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Untargeted metabolomic profiling enhances diagnosis for newborn metabolic errors

Jason Martinez

Newborn childManuel Schinner/Unsplash

HOUSTON, TX – A screening method that can enhance the diagnostic rate for inborn errors of metabolism, a group of rare genetic conditions, by about seven times when compared to the traditional metabolic screening approach, has been discovered.

Known as untargeted metabolomic profiling, this method was developed by the research team at Baylor College of Medicine. The researchers hope that the adoption of metabolomics to screen for inborn errors of metabolism will result in a more efficient, faster, and less expensive diagnostic journey for individuals and families with rare metabolic disorders.

Corresponding author and professor of molecular and human genetics at Baylor and senior director of biochemical genetics at Baylor Genetics, Dr. Sarah Elsea, said, “Currently, newborn screening is conducted in every infant born in the U.S. to check for serious but rare health conditions at birth. Screening includes blood, hearing and heart tests.”

“While newborn screening in general has improved in the last 10 years, clinically screening for inborn errors of metabolism has not changed substantially in the last 40 to 50 years,” she added.

Compared to traditional methods, untargeted metabolomics identifies more disorders with a greater variety including disorders for which no biochemical tests were clinically available according to the study published in JAMA Network Open.

Besides useful in confirming a diagnosis with a high degree of confidence, the use of untargeted metabolomics in combination with genetic screening also helps researchers and clinicians to rule out potential conditions.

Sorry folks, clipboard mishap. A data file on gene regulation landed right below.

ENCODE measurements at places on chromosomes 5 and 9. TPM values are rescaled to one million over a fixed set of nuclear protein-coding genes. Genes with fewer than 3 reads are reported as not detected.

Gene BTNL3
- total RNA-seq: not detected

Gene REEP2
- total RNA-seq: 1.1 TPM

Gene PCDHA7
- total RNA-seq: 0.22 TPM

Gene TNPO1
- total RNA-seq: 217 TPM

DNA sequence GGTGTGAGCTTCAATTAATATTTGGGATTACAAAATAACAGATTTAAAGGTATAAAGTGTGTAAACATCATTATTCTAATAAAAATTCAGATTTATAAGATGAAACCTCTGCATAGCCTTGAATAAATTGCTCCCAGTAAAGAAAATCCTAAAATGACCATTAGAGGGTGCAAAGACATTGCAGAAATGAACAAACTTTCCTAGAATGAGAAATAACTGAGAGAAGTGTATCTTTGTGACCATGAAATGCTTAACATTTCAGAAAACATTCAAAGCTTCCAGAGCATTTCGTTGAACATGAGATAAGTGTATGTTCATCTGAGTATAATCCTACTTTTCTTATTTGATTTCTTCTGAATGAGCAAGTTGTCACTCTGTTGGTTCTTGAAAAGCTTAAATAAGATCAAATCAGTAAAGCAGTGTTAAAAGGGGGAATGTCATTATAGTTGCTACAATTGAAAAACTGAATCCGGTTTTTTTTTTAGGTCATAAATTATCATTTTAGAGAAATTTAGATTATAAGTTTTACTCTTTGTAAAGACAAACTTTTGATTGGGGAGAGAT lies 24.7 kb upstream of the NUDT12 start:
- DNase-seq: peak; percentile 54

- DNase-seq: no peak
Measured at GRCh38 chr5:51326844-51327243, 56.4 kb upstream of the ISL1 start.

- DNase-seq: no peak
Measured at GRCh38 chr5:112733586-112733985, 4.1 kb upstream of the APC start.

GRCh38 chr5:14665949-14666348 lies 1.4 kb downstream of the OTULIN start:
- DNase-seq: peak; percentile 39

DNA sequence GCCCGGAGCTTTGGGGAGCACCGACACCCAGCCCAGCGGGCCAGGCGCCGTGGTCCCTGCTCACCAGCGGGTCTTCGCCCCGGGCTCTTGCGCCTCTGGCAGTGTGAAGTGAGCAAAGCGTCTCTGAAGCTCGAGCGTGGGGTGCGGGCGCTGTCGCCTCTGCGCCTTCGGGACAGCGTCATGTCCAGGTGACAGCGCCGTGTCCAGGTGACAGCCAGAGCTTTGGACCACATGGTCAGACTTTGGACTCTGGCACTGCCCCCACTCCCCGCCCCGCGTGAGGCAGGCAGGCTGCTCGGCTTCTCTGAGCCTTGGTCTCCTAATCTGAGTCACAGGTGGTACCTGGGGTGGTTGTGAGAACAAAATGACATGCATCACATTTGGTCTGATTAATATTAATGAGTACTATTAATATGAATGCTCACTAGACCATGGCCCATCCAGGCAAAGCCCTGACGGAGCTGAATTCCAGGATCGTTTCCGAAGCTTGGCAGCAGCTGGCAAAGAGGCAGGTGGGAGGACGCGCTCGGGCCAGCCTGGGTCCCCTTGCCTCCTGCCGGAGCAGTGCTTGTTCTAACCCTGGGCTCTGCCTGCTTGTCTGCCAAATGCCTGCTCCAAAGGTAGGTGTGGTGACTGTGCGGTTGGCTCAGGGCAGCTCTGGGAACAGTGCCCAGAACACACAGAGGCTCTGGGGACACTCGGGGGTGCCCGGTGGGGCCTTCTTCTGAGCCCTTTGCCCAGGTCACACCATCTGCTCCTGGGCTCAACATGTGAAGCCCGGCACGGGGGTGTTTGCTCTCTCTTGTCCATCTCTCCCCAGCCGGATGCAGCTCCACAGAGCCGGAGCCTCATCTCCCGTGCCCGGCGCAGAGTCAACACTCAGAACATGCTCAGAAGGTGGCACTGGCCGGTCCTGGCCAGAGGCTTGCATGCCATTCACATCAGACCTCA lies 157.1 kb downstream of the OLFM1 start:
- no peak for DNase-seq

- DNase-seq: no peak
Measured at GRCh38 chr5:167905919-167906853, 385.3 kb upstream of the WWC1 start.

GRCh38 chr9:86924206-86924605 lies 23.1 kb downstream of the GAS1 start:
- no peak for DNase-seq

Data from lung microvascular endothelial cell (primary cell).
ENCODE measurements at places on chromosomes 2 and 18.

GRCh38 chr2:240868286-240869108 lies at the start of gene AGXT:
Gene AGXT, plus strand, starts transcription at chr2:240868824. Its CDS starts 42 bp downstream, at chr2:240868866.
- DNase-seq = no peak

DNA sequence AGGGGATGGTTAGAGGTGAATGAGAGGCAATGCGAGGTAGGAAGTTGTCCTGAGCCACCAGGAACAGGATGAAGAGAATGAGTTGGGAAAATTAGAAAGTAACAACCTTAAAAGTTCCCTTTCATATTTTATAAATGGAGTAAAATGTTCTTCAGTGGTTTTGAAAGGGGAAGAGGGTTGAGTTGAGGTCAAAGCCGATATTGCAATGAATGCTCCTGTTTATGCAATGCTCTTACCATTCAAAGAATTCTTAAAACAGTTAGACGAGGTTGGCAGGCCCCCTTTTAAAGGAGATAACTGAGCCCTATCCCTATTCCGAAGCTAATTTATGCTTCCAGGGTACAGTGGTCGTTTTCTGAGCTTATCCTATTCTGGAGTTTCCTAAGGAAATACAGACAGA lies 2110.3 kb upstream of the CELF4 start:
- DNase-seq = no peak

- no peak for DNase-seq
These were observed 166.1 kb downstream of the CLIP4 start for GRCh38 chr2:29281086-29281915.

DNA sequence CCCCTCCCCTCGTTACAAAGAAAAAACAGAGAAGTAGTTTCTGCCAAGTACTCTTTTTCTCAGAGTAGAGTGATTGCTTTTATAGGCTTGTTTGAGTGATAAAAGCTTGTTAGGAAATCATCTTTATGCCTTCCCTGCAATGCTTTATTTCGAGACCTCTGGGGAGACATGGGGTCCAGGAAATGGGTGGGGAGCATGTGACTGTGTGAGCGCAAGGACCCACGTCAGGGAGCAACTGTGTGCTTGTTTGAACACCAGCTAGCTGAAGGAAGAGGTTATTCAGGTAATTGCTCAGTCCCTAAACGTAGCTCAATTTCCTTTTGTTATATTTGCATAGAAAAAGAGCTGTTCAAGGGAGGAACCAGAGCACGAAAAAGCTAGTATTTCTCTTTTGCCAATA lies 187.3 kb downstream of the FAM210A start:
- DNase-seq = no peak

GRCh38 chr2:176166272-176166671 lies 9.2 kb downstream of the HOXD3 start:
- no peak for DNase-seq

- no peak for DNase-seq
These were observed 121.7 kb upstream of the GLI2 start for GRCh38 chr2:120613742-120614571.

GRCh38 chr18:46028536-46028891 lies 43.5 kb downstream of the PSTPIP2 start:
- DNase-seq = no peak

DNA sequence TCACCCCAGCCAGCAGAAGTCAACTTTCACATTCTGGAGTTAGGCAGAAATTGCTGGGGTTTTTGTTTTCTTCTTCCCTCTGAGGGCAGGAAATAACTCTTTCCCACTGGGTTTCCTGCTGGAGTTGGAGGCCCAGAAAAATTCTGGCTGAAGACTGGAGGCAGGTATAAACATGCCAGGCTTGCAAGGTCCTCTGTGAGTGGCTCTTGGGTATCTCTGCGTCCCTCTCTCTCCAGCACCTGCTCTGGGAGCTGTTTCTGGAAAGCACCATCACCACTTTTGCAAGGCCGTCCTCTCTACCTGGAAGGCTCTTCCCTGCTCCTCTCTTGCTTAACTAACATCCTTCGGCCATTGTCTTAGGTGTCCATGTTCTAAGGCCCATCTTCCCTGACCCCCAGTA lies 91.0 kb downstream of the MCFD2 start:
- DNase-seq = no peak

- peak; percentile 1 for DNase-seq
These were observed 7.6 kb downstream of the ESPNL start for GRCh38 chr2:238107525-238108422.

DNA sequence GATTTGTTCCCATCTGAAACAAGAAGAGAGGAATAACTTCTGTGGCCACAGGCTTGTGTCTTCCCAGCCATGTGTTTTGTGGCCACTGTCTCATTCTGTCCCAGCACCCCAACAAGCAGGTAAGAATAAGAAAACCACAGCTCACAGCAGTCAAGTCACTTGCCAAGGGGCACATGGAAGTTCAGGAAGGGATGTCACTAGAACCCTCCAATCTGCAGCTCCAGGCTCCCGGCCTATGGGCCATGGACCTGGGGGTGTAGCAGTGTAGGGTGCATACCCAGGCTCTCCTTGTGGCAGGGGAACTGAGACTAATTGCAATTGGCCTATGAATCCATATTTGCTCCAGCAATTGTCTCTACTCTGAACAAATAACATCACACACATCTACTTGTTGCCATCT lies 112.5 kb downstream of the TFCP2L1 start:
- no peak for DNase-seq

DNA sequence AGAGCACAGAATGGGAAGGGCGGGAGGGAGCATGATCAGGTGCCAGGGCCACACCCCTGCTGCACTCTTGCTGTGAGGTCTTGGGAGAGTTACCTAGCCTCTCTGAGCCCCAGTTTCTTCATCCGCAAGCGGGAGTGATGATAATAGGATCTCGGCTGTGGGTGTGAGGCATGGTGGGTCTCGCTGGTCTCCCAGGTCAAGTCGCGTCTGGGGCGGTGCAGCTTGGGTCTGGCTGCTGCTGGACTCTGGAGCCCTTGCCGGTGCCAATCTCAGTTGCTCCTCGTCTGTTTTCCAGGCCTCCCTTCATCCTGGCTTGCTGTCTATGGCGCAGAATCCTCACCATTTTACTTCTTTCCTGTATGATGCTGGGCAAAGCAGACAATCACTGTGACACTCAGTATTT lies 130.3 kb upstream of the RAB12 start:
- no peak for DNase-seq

This new, broader screening approach identifies severe forms of diseases as well as mild forms that may not quite match the characteristics observed in more severe cases.

Also a member of Baylor’s Dan L Duncan Comprehensive Cancer Center and Center for Drug Discovery, Dr. Elsea, explained, “We are finding individuals with milder forms of a disease are more common in our populations than those with severe forms.”

“Our approach has been quite successful identifying seizure disorders, movement disorders and autism spectrum disorders. Our analyses have taught us to open our minds to a much greater spectrum of disease, allowing us to improve early diagnosis,” she added.

Meanwhile, co-author and professor of molecular and human genetics at Baylor, Dr. V. Reid Sutton, explained, “In addition, our analysis of many metabolic compounds in a single blood sample reduces the need of having to take more samples to do further testing looking for specific conditions. This includes taking samples of cerebrospinal fluid, which involves a more invasive procedure than drawing a blood sample.”

Colleagues from Baylor College of Medicine, Baylor Genetics, and Metabolon, Inc. such as Ning Liu, Jing Xiao, Charul Gijavanekar, Kirk Pappan, Kevin Glinton, Brian Shayota, Adam Kennedy, and Qin Sun have also contributed to this research work as co-authors.

In addition, the National Institutes of Health grant T32 GM007526, the Takeda American College of Medical Genetics and Genomics Foundation Next Generation Medical Biochemical Subspecialty Fellowship, and the Urea Cycle Disorders Consortium also supported this work.

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